It's simple. If the total monthly payment on your house (including insurance and maintenance) net after tax deductions is smaller then rental payment, then it's a no-brainer - you should buy. Anything past that is a matter of opinion. However, if the monthly interest payment net after tax deductions is bigger then rental payment, it's a no-brainer again - you should rent.

    PS. This said, ability to control the property is worth something too - if you planning to get a dog or something, the above equation should change accordingly.

  9. #359
    put our Heads Together cerewa's Avatar
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    It's simple. If the total monthly payment on your house (including insurance and maintenance) net after tax deductions is smaller then rental payment, then it's a no-brainer - you should buy. Anything past that is a matter of opinion. However, if the monthly interest payment net after tax deductions is bigger then rental payment, it's a no-brainer again - you should rent.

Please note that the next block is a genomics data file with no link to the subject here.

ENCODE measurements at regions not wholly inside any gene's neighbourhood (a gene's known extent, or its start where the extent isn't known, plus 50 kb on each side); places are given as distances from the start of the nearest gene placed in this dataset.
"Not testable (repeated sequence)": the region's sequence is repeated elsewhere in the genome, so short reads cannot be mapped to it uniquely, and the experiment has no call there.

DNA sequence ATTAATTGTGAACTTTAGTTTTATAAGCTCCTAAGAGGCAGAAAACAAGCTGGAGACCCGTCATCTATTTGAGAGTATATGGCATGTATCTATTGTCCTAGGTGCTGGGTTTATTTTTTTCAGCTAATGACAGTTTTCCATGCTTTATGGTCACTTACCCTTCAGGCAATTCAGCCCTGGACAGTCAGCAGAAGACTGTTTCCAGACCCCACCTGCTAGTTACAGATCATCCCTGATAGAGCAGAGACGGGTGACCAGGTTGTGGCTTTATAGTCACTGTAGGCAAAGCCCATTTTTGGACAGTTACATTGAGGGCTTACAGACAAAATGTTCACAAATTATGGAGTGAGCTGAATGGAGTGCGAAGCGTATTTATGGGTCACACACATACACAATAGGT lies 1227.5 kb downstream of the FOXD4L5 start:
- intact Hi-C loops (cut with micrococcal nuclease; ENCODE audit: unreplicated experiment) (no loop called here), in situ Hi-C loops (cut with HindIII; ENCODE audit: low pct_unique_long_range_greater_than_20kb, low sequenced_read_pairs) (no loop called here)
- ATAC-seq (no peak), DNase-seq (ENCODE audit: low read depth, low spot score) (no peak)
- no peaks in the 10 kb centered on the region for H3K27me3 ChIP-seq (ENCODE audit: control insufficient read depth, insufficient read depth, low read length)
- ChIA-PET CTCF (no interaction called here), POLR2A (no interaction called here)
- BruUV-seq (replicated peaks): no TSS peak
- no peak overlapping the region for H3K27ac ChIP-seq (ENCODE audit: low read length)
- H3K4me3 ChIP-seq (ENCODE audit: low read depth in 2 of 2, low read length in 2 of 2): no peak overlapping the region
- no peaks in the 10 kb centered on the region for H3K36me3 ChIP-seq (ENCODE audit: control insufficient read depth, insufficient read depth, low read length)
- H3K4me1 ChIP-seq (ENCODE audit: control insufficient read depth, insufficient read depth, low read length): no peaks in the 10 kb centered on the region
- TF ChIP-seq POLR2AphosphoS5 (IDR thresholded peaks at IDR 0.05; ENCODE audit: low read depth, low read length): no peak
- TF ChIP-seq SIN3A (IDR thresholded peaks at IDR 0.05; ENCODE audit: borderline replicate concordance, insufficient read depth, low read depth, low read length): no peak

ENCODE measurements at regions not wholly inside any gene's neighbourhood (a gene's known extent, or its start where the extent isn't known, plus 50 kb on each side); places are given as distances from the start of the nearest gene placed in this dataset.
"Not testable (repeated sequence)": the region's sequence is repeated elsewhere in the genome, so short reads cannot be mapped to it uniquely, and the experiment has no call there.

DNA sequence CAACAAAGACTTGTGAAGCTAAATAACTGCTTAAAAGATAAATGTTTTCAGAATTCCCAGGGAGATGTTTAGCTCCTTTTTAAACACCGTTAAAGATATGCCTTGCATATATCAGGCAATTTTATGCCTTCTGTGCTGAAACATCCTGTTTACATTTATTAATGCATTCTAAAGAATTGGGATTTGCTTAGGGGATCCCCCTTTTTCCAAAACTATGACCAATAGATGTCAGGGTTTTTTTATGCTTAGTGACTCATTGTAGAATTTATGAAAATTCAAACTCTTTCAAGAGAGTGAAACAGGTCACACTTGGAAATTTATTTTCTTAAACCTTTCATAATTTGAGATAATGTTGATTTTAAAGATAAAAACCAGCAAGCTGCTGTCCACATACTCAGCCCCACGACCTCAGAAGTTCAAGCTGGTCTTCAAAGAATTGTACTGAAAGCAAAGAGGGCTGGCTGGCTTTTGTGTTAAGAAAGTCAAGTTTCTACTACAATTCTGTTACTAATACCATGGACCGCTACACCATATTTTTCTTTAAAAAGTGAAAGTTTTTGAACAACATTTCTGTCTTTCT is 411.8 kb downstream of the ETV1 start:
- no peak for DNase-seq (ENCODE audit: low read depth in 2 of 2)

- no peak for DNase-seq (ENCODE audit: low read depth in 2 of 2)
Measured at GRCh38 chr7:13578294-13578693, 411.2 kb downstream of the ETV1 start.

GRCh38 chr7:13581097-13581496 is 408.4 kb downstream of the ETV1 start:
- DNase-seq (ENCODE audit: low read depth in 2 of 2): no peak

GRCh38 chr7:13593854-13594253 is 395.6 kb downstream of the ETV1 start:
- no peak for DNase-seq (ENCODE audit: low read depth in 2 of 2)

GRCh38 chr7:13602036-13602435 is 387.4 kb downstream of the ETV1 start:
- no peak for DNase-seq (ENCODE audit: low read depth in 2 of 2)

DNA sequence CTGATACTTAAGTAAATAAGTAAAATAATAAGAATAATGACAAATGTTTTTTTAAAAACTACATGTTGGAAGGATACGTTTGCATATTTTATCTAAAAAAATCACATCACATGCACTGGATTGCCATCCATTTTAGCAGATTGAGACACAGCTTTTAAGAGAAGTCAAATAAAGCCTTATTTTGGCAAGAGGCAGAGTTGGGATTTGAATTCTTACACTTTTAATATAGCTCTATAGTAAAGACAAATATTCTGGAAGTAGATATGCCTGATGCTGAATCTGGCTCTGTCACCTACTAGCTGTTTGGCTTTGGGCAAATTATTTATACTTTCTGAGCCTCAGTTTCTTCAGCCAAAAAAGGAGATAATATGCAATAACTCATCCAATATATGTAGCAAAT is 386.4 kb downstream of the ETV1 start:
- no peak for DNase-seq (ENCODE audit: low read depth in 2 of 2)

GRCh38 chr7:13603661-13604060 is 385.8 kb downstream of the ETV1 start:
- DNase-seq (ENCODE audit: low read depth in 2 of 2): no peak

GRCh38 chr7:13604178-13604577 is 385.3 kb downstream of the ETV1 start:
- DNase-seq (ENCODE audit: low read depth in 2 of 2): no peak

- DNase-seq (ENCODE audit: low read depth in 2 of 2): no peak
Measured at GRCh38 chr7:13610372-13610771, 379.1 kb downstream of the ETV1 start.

PS. This said, ability to control the property is worth something too - if you planning to get a dog or something, the above equation should change accordingly.
    Another factor is size- I rent an apartment in a size that isn't available to own (except maybe small luxury condos, which I highly doubt are a money-saving option). If I tried to own a home, there would be no way to get the price down as low as my rental here except by moving to somewhere far away where I would find myself earning less money. Of course, at a certain level of size-large housing there are usually no homes for rent, but that might not really apply to this discussion.